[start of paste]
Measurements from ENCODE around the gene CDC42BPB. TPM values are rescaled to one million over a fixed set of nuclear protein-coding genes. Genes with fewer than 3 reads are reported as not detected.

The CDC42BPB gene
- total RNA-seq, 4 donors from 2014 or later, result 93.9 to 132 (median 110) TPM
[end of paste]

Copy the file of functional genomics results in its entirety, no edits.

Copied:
Measurements from ENCODE around the gene CDC42BPB. TPM values are rescaled to one million over a fixed set of nuclear protein-coding genes. Genes with fewer than 3 reads are reported as not detected.

The CDC42BPB gene
- total RNA-seq, 4 donors from 2014 or later, result 93.9 to 132 (median 110) TPM